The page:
KINGSTON — Reports have indicated that 668 women were raped and 531 suffered from carnal abuse in Jamaica, in 2010.
Minister of Youth, Sports and Culture, Hon Olivia "Babsy" Grange, revealed the figures while addressing Parliamentarians from across the Caribbean, Academics and United Nations representatives at the Caribbean Regional Consultation of Parliamentarians on gender-based violence prevention on Wednesday (November 9) at the Terra Nova Hotel in Kingston.
The two-day meeting, spearheaded by the United Nations Population Fund (UNFPA) Caribbean office, in collaboration with UN partners, is one of a number of regional and national events resulting from the official launch of the UNITE to End Violence Against Women Campaign in October 2010. In 2008, the UN Secretary-General launched the Campaign with the overall objective of raising public awareness and increasing political will and resources for preventing and responding to violence against women and girls.
"The unreported cases would surely increase the figures, dramatically. These cases and the unreported ones have placed an added burden on a health care system that is already struggling to deal with unpreventable health issues," Miss Grange said.
She pointed to a number of national laws that address the issue of gender-based violence, such as the Domestic Violence Act, the Trafficking in Persons Act and the Sexual Offences Act, and said that several public education sessions have been conducted to enhance public awareness of these laws.
Additionally, Miss Grange said the Bureau of Women's Affairs (BWA), a department of her Ministry, has been utilizing various mechanisms, including public education and awareness-building to gender equality, including the elimination of gender-based violence.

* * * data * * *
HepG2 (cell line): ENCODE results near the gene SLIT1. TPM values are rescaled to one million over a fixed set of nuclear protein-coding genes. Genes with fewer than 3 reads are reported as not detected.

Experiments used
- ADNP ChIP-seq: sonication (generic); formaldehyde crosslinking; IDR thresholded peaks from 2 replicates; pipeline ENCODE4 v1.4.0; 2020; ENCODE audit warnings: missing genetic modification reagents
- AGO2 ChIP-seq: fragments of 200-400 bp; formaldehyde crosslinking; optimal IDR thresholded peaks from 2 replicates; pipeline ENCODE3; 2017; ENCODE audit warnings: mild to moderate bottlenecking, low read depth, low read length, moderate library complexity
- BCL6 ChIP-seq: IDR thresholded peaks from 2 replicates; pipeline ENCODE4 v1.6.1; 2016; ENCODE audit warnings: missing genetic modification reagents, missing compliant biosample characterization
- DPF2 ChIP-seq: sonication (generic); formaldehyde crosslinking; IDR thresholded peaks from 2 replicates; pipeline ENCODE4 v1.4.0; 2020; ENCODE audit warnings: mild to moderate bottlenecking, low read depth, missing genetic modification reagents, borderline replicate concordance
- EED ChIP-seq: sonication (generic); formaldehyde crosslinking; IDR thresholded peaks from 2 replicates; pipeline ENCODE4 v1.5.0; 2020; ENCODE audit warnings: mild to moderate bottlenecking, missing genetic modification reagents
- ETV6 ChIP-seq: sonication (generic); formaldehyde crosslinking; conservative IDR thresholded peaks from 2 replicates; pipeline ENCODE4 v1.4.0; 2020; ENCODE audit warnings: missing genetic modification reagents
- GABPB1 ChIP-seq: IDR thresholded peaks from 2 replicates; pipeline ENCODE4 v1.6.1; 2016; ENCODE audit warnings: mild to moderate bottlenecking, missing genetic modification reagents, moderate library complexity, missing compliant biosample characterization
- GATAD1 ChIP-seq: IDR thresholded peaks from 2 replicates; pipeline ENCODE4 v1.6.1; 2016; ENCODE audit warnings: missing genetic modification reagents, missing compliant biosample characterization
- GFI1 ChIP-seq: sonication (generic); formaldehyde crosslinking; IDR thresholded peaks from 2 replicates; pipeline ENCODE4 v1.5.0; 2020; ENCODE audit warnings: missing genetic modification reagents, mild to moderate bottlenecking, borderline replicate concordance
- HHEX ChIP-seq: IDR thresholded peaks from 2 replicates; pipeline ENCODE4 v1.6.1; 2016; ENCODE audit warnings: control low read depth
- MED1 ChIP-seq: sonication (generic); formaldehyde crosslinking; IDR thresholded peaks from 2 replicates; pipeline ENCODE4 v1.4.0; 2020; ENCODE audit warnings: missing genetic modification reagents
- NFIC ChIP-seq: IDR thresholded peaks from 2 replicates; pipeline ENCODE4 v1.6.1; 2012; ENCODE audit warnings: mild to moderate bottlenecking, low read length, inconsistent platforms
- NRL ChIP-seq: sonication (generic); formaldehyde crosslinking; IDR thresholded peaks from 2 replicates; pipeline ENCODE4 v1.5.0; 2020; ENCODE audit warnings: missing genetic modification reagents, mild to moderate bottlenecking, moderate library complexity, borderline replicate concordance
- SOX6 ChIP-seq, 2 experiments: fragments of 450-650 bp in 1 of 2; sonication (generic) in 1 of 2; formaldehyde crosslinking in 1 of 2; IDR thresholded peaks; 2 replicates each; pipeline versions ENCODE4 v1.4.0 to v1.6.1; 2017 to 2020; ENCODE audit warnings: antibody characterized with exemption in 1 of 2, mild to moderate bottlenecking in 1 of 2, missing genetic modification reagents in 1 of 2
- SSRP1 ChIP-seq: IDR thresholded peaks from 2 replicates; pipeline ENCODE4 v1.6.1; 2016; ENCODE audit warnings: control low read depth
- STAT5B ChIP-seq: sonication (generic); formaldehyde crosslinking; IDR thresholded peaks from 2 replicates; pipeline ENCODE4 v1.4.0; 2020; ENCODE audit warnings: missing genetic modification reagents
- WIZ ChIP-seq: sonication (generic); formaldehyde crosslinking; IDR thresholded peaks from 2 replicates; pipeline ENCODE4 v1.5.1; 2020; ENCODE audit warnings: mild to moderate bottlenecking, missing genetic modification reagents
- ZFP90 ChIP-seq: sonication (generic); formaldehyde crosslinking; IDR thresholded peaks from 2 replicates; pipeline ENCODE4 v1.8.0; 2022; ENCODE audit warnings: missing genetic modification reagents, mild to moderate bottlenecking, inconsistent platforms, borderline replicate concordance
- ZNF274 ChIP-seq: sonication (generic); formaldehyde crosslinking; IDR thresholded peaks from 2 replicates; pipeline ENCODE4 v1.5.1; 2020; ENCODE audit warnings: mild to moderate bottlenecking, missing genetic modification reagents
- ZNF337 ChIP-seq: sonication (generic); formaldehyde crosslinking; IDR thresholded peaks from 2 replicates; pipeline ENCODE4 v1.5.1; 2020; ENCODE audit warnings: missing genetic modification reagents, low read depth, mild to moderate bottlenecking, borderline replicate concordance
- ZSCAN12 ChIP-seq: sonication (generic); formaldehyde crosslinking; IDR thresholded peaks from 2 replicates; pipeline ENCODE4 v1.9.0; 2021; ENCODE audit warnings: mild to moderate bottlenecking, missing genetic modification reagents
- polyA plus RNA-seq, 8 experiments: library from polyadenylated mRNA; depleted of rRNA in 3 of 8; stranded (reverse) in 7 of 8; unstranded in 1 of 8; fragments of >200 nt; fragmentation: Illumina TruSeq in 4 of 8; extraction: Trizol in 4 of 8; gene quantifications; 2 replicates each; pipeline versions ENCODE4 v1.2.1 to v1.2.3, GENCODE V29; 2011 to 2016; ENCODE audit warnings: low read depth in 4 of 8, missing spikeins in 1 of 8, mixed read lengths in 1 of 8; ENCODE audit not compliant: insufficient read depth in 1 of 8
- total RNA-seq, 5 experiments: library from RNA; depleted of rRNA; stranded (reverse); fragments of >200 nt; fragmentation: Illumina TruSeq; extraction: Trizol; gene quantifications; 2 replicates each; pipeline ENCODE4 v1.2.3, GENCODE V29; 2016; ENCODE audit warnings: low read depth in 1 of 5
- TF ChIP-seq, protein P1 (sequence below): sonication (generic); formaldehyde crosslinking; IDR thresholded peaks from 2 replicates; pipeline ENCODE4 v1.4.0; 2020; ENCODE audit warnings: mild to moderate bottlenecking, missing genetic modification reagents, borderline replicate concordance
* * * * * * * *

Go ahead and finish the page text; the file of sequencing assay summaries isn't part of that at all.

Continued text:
In this regard, Minister Grange said the BWA is currently finalizing a draft National Strategic Plan to eliminate gender based violence in Jamaica. The plan was developed under the implementation of the Strengthening State Accountability Project, which was funded by UNWomen, formerly known as the United Nations Development Fund for Women (UNIFEM).
She stated that other Caribbean countries, including Antigua, Belize and St Kitts, are part of the project, which seeks to highlights six priority areas to address the problem.
"The plan is intended, in a practical way, to raise awareness concerning gender-based violence and provide guidance to develop and implement programmes and strategies to tackle this problem in a coordinated holistic fashion," she added.
According to the Minister, the main objectives are: to illuminate and bring to the attention of the public the extent of the problem of gender-based violence in Jamaica; and to prevent and protect victims of gender-based violence and identify ways to aid those who have become victims.
Discussions on day one of the meeting focused on various aspects of gender-based violence in the Caribbean, and capacity building among the judiciary and other outcomes of the UNITE Campaign launch. The second day will highlight ways in which parliamentarians can help mobilize political will to end gender-based violence.
By E. Hartman Reckord